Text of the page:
By: Rod Williamson
The following article is a reprint from April 14, 2007 following the Vanderbilt bowling team capturing the 2007 NCAA Championship.
APOPKA, Fla --- Early in the NCAA Bowling Championship, the Vanderbilt Commodores realized they needed some stress relief if they were to keep their scores sky-high.
They came up with the notion on the spot to call each strike they would roll by a different adjective. Prior to the team's stunning 300 in Thursday's seeding games, one Commodore offered that this game they would need to have 12 adjectives ready for use. They did, and they were all needed.
After the first NCAA team championship trophy won by any Vanderbilt varsity team in about 125 years of trying had been handed to the jubilant nine women wearing Black and Gold, the team - which a year ago compiled a 3.49 cumulative grade point average - was almost at a loss for words.
"I don't think the feeling has completely hit me yet," said Michelle Peloquin, who along with Josie Earnest made the five-woman all-tournament team. "We have worked for this, thought about this, believed we could do this and then when it happens it seems rather overwhelming."
Peloquin, last year's national freshman of the year, said that after Maryland Eastern Shore had come back to tie the game 2-2 after VU had led, 2-0, the team kept its composure.
"We didn't get rattled - well maybe a little bit," Peloquin admitted. "We might have gotten a bit too comfortable when we got that 2-0 lead. It wasn't over-confidence but when they tied it we didn't get frazzled. We just knew we were back to square one."
Earnest was named the tournament's Most Valuable Player for her steady, pressure-packed performance the entire week. No shots were more crucial than her two strikes in the 10th frame of Game 7 to clinch the national championship.
"I knew that was a moment I had wanted to be in all season," said the Vandalia, Ill., product who last year was the nation's No. 1 recruit. "We knew all along that UMES was a great team and that they would fight us all the way. There was a good reason they were in this match."
Another of the Vanderbilt mainstays was Karen Grygiel, who was Vanderbilt's first recruiting commitment two years ago. She had been a co-captain on three New Jersey state champions.
"All week long I wore the ring I received from winning our first high school championship," Grygiel said. "We won that when I was a sophomore in high school and now here I am a sophomore in college and we do the same thing. I have been blessed to be a part of some very talented teams."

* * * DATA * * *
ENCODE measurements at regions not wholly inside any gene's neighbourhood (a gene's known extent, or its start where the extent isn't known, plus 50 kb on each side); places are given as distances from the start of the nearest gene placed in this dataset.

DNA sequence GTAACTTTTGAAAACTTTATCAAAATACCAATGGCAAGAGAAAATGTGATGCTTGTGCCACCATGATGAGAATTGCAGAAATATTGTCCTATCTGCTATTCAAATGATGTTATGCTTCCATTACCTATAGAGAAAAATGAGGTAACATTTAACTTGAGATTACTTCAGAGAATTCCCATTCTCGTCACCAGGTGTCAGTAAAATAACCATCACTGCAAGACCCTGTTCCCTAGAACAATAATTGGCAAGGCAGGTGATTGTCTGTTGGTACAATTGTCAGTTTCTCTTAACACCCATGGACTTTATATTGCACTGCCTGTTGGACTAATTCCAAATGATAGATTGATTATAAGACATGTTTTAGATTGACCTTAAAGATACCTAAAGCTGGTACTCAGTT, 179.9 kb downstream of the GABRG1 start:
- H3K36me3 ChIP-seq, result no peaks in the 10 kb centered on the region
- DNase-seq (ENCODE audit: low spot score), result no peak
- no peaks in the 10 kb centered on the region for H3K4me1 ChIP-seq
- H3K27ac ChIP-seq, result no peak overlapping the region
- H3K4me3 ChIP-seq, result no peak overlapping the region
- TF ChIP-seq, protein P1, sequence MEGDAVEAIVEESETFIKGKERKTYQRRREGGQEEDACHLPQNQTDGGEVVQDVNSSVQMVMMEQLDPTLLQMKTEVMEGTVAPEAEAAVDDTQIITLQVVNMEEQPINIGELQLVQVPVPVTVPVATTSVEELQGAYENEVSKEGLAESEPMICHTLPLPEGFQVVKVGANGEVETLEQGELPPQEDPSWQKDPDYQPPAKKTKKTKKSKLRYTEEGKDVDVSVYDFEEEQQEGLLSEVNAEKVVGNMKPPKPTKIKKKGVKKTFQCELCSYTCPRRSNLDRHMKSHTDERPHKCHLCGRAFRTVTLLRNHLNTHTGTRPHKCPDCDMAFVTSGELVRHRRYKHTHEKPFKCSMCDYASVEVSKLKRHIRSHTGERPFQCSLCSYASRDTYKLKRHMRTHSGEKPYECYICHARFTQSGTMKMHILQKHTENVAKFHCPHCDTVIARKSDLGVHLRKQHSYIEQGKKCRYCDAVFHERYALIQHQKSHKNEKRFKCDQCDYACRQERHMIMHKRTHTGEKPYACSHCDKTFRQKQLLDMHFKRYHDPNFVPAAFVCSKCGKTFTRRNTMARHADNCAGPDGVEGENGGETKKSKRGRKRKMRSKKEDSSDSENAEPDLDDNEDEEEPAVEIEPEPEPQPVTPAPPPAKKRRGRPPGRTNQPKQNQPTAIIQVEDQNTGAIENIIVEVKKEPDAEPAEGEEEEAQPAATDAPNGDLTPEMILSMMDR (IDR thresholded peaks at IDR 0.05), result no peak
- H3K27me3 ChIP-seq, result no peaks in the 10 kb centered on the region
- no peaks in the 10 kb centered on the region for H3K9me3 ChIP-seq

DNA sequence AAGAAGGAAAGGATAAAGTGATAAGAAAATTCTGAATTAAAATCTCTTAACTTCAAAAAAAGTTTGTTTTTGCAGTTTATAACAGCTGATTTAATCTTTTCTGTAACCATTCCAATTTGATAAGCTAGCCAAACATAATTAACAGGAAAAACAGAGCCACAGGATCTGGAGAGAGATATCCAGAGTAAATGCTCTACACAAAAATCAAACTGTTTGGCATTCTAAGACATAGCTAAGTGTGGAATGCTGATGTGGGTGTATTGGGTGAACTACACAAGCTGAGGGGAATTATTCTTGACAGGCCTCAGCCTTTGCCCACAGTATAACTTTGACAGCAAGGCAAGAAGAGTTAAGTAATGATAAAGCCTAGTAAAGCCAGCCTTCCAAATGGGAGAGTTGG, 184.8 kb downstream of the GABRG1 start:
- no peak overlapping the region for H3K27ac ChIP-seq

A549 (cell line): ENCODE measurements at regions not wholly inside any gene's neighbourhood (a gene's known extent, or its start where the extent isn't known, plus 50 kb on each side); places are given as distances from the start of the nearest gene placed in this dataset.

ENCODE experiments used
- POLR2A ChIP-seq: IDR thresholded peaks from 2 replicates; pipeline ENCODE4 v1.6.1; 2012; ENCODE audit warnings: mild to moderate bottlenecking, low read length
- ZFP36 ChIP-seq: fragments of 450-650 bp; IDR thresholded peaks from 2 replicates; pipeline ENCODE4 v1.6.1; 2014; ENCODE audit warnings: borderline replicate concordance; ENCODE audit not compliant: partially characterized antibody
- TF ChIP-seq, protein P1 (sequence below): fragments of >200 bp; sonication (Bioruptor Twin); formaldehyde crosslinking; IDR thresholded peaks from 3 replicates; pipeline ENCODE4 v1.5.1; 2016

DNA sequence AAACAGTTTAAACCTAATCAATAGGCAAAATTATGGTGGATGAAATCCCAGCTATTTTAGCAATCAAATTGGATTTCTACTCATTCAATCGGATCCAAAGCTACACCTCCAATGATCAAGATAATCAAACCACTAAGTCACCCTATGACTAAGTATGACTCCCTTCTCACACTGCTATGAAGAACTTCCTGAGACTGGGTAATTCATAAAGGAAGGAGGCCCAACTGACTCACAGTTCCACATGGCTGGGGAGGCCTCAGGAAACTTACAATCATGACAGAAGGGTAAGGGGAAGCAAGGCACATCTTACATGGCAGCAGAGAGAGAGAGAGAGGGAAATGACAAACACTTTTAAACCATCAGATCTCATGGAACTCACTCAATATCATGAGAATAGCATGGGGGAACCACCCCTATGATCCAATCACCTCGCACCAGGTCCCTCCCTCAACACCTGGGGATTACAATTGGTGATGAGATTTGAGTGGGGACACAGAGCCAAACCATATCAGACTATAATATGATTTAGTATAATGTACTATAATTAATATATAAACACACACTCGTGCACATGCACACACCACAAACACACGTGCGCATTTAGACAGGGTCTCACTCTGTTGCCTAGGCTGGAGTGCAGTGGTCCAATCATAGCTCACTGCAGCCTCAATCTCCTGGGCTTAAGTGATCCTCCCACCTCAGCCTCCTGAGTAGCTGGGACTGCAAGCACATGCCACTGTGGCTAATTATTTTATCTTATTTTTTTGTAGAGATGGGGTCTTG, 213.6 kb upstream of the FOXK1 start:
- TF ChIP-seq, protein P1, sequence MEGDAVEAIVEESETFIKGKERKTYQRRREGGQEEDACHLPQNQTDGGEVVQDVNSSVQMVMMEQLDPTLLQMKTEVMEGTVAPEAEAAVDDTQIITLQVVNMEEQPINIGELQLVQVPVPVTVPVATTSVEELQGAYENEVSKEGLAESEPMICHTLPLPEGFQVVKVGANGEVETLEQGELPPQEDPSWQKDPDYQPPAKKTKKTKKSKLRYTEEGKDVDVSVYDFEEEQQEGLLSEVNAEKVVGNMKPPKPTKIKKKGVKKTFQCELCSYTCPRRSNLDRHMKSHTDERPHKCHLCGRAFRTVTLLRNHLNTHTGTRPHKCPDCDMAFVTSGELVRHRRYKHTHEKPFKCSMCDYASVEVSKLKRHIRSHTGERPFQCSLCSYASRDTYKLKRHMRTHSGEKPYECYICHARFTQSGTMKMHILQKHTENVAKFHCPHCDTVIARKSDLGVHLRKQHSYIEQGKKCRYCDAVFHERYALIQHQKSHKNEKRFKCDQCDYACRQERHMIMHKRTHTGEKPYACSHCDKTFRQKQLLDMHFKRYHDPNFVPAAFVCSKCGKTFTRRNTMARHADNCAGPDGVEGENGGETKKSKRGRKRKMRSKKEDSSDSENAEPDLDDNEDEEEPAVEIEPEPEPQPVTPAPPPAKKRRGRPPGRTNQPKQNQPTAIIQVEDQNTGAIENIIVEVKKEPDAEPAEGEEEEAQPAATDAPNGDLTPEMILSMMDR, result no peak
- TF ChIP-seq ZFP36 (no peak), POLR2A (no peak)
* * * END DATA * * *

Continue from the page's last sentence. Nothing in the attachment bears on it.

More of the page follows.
The Commodores displayed amazing unselfishness, defying their sophomore years at times. Kaitlin Reynolds came off the sidelines in Thursday's seeding play to shine and held on to that rotation spot all Friday.
Saturday morning, normal starter Tara Kane visited Coach John Williamson to reassure him that she was ready to play any role necessary.
"I tried to use my reserve role today for motivation," Kane said. "I wanted what was best for the team and I had no regrets about how things had played out. I wanted to do something special for the team if I was needed."
She was needed and she came through in championship style. She delivered two key strikes in Vanderbilt's Game 5 victory and then in Game 7 she threw a perfect ball for a strike in the seventh frame to ignite the winning rally.
The national championship is the culmination of an amazing three-year building program by Williamson. Just two years ago the program was started after Labor Day, meaning the first team was comprised entirely of women who were already students and obviously attending Vanderbilt for reasons other than bowling. Their record was 12-69.
A year ago, after some serious work on the recruiting trail, the Commodores raised some eyebrows by qualifying for the NCAA Championship with an all-freshman tournament lineup. That squad went 56-36 and tied for fifth at the Houston finals.